Centre Pompidou, Paris
Cinema du Réel, World premiere
24, 25, 26 March 2016
With his new feature film, Hotel Machine, artist Emanuel Licha, based in Paris and Montreal, continues his questioning of the place of media and the mediatization of place. His process takes him to the “front lines” of recent warfare – at least, the front lines in the sense of media communications. Taking the relationship between architecture and mass media as a topography, Hotel Machine is a cinematic inquiry into the possibility of doing film differently, especially as far as documentary and journalism are concerned. There are many precedents for this ambition to do film “differently,” but two in particular stand out. The most historically obvious would be that of Dziga Vertov, an early Russian documentary innovator, here noteworthy for the architectural sensibility of his vision manifested in statements such as, “I am a kino eye. I am a builder. I have placed you, whom I’ve created today, in an extraordinary room which did not exist until just now when I created it.” Licha has integrated this aspect of building and framing in previous work, especially the installation Pourquoi Photogénique, presented at Galerie SBC in Montreal in 2010. That work, the filming for which he carried out onsite in an American military training camp at Fort Irwin, in the Mojave Desert, featured an innovative approach to documentary pioneered by British filmmaker Peter Watkins. Watkins’s docudrama War Games, produced by the BBC in 1965, had the interesting distinction of having won an Academy Award and yet being censored and withdrawn by its state-run producer. His use of re-enactment or retelling of events “as they actually happened” challenges any easy linear framing of past and present or here and there, and Licha adopts similar strategies in his building with narration.
In Hotel Machine, co-workers exchange stories, casting us back into the last several decades in which the workings of journalism, cinema, the military, and architecture overlap. What is crucial is the claim of this film to describe the “equipment” of warfare in a media-constructed environment. Licha’s approach is to pursue the contours of the everydayness that pervades every workplace, including “the war hotel.” Hotel workers describe the operations of equipment, such as the machinery that lifts elevators to the fortieth floor, in a contemporary business hotel. Equally important is the sentiment present in the stories, in which admiration for some of the journalists is expressed but also a certain nostalgia that helps situate the film with respect to the movement of time in the event, the time of filming and the time of viewing, these being by no means secure in their compartments.
A hotel might simplistically be considered a large house, a base away from home for temporary visits – short stays for tourism or business activities. Terminology from the military context permeates art language, the best example perhaps being “avant-garde,” but in the case of Hotel Machine, the hotel is clearly identified with the concept of a “base” as a type of command post, in spite of its apparent “civilian” status. In this concept the base owes everything to its positioning as an “em-place-ment” and its status as “secure.” In Licha’s film, the hotel employees themselves explain what their buildings have that made them “media fortifications” during wartime. The most important of these, of course, is their having been engulfed within war zones, in which they functioned as observation points for the journalists who temporarily occupied them. However, in terms of mass media’s role in contemporary wars and considering the multi-directionality of media dissemination, the war hotel is also a site from which “orders” are issued to distant consumer publics.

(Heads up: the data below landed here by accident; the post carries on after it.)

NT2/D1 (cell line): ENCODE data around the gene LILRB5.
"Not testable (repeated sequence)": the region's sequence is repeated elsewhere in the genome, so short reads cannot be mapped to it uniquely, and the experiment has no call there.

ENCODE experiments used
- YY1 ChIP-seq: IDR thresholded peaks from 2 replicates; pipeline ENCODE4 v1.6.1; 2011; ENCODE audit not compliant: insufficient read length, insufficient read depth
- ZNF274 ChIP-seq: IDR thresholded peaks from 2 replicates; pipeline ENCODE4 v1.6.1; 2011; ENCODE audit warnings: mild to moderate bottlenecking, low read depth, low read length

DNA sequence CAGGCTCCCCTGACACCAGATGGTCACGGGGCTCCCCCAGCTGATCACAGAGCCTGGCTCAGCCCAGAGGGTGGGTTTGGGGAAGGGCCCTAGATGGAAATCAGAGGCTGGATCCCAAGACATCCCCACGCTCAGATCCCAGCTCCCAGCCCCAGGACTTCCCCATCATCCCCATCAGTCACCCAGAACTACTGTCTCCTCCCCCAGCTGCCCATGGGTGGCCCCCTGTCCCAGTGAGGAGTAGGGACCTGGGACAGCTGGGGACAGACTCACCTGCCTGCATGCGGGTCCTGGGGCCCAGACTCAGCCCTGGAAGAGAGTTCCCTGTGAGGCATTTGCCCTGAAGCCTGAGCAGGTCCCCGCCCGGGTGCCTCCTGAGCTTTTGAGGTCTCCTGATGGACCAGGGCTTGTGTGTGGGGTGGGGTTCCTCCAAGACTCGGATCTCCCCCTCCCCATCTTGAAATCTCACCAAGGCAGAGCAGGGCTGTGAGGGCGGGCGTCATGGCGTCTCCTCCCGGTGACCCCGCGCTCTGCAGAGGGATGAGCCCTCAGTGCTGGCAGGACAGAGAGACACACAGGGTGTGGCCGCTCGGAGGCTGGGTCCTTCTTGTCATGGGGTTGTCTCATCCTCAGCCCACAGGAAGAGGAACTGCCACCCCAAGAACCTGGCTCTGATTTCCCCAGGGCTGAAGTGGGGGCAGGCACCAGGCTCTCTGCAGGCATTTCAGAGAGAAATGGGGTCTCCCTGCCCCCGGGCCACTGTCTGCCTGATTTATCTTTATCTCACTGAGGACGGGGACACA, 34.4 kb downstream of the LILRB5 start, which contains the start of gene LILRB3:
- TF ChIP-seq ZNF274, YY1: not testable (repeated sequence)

This architecture of observation is where Hotel Machine begins, with windows and surfaces being cleaned and polished, their transparency or reflectivity enhanced. This is daily maintenance as performed by the hotel workers who contribute to the question of “reality” as posed within the film. They are cleaners, porters, kitchen workers, chefs, security workers, clerks, receptionists, and all the other people who keep these massive hotels operational. In Licha’s film they contribute to “the body” of the hotels that are the core of the film. At the same time they function within the “machine” that is the hotel, following Le Corbusier’s often-cited expression regarding the house as a machine for living. In this case, Hotel Machine’s viewpoint is from actual hotels, such as the Mayflower and the Commodore in Beirut, the Holiday Inn in Sarajevo, and the Al Deira in Gaza.
Licha presents an ostensibly simple ground-level look at the everyday workings of the hotels used during a period of intensive conflict such as the Balkan or Syrian wars. Most importantly, with its “fictional/documentary” method the film steps back from the strong imagery and urgency that we might expect to accompany his ostensible subject and instead presents an aesthetic dimension within the language of its medium, and this is essentially a sensitivity to the absence that is an aspect of any challenging communication. This incorporates an experience of the weight of the medium, its materiality, and its construction. The weight of film or video is, of course, temporal; film does not unfold at the pace of a viewer’s choice or whim, it resists and redirects, and Licha employs this quality in a film that is all the more remarkable for the aesthetic subtlety and rigour within its topicality.
Stephen Horne splits his time between Montreal and France. He writes on contemporary art for publications in Canada and abroad.